Transactions and home prices held up from a year ago, despite higher rates.
Dallas-Fort Worth homebuying activity saw a slight improvement in February after 11 months of year-over-year declines.
The metro area had 6,247 single-family home sales in February, up 1% from a year before, according to the latest report from North Texas Real Estate Information Systems and the Texas Real Estate Research Center at Texas A&M University. The report includes new and existing homes sold through the multiple listing service used by agents.
Single-family transactions had been down since last March and declined in double digits since July.
Buying activity varied widely across different counties. Transactions increased in double digits in Collin County (23%) and Denton County (14%), but decreased 14% in Dallas County and 5% in Tarrant County.
Condo sales decreased 34% to 235 transactions, and townhome sales declined 6% to 226 transactions.
The median single-family home price grew 1% year over year to $388,812. Prices grew slightly in Collin and Dallas counties and sunk slightly in Denton and Tarrant.
Realtors saw an influx of buyers in January after the average 30-year mortgage rate dropped about a percentage point from early November, when it surpassed 7%, according to Freddie Mac. However, rates have risen back to 6.7%, increasing monthly payments. That could temper homebuying activity in the traditionally busy spring months.
“We’re not going to return to the same payments that we used to have before; that would be a massive drop in housing prices,” said Adam Perdue, an economist at the Texas Real Estate Research Center. “Prices are definitely going to level out.” Even with rates inching back up — and far higher than the 3.85% average rate of a year ago — many properties are still getting multiple offers and selling for more than the list price, said Michael Coburn, owner of Re/Max Town and Country. People are still moving when life-changing events happen, like when they get married, get divorced or move closer to their kids.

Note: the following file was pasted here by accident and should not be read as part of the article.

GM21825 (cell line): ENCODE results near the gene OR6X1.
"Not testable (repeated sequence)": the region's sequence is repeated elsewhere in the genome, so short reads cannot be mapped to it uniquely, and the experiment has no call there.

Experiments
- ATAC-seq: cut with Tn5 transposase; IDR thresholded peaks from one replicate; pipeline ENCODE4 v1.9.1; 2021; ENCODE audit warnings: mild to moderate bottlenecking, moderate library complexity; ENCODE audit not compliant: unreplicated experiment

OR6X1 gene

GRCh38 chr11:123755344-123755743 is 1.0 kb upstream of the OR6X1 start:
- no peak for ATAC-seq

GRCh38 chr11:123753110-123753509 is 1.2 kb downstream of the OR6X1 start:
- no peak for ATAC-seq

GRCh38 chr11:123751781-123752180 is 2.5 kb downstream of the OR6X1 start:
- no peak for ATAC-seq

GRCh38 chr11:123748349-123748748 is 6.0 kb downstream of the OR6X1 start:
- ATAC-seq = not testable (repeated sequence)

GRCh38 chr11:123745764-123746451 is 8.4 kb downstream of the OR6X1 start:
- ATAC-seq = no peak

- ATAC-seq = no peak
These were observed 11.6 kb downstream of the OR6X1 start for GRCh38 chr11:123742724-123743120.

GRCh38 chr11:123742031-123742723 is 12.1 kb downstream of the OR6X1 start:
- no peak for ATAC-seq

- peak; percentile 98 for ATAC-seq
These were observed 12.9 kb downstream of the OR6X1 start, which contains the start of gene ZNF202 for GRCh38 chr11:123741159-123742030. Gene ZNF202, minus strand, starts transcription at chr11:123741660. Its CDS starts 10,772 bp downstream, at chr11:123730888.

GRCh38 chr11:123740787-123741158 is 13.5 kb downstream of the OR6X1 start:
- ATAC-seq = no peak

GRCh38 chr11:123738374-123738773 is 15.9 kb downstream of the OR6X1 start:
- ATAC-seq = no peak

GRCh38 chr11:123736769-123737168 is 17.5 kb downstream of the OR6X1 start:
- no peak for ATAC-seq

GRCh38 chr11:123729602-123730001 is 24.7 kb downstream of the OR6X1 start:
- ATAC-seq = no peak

Driving a sellers’ market is the metro area’s lack of available inventory. Active listings are up 154% from a year ago because there are more properties sitting on the market, but D-FW still only had two months of available supply in February. A market balanced between buyers and sellers would have about six.
“Inventory is still very low; that’s the main problem,” he said. “People need housing.”
Many people are holding out on selling because they purchased with a much lower rate during the last few years, keeping inventory tight.
“They’re gonna sit tight because they’ve got a nice rate, good payment,” Coburn said.
Houston single-family home sales saw a much sharper drop of 23% in February, according to the Houston Association of REALTORS®. “Dallas is still performing economically really well, which is then being reflected in the real estate market,” Perdue said, comparing the region to other Texas metro areas. “It is not pulling back to normal housing trends as fast as everybody else.”
Source: Dallas Morning News